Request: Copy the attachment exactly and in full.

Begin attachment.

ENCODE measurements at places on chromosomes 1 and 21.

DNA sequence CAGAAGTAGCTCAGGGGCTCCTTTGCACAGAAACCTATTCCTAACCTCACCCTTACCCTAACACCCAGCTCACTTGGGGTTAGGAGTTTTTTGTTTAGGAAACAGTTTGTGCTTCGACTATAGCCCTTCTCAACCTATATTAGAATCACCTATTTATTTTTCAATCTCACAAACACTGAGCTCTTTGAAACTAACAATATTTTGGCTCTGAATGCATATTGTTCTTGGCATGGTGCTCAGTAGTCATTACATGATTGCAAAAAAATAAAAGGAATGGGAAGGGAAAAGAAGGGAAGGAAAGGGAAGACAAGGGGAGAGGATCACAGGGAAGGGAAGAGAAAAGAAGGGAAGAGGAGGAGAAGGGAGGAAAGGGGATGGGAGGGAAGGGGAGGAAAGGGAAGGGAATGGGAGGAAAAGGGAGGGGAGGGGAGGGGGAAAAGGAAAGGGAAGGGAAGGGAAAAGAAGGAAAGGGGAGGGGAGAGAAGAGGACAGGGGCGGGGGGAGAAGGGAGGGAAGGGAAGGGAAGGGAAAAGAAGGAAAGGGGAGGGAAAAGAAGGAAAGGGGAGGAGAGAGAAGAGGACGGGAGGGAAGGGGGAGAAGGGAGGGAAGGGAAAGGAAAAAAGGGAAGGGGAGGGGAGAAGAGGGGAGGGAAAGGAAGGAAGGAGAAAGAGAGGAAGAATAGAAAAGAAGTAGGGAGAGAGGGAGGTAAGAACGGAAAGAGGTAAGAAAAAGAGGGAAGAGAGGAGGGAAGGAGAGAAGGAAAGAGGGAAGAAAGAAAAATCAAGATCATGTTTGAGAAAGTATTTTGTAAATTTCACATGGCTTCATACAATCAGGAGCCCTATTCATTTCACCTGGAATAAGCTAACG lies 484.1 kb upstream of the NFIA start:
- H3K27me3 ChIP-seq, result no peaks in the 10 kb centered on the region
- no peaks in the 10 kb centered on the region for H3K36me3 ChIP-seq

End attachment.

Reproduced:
ENCODE measurements at places on chromosomes 1 and 21.

DNA sequence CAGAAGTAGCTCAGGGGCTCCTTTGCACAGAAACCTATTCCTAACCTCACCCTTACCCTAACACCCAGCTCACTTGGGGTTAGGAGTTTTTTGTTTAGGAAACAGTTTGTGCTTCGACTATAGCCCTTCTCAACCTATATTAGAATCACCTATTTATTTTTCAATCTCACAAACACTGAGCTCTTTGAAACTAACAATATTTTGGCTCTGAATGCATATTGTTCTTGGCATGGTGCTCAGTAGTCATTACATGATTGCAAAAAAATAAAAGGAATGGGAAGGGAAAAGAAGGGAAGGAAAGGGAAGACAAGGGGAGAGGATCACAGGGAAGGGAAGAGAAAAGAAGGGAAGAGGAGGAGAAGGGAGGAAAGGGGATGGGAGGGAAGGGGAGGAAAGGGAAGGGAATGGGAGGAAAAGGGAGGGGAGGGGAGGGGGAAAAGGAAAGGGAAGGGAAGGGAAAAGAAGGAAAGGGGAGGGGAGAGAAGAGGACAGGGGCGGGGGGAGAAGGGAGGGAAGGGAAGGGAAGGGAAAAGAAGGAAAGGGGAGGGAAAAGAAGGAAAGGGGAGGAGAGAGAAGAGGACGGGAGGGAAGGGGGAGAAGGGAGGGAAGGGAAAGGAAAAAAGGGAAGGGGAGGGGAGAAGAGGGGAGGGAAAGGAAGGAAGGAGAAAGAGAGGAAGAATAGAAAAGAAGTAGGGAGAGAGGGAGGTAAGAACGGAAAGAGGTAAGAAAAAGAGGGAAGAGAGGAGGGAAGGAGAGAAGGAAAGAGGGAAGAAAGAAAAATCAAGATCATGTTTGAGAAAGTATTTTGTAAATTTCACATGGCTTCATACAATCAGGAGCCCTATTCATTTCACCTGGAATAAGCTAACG lies 484.1 kb upstream of the NFIA start:
- H3K27me3 ChIP-seq, result no peaks in the 10 kb centered on the region
- no peaks in the 10 kb centered on the region for H3K36me3 ChIP-seq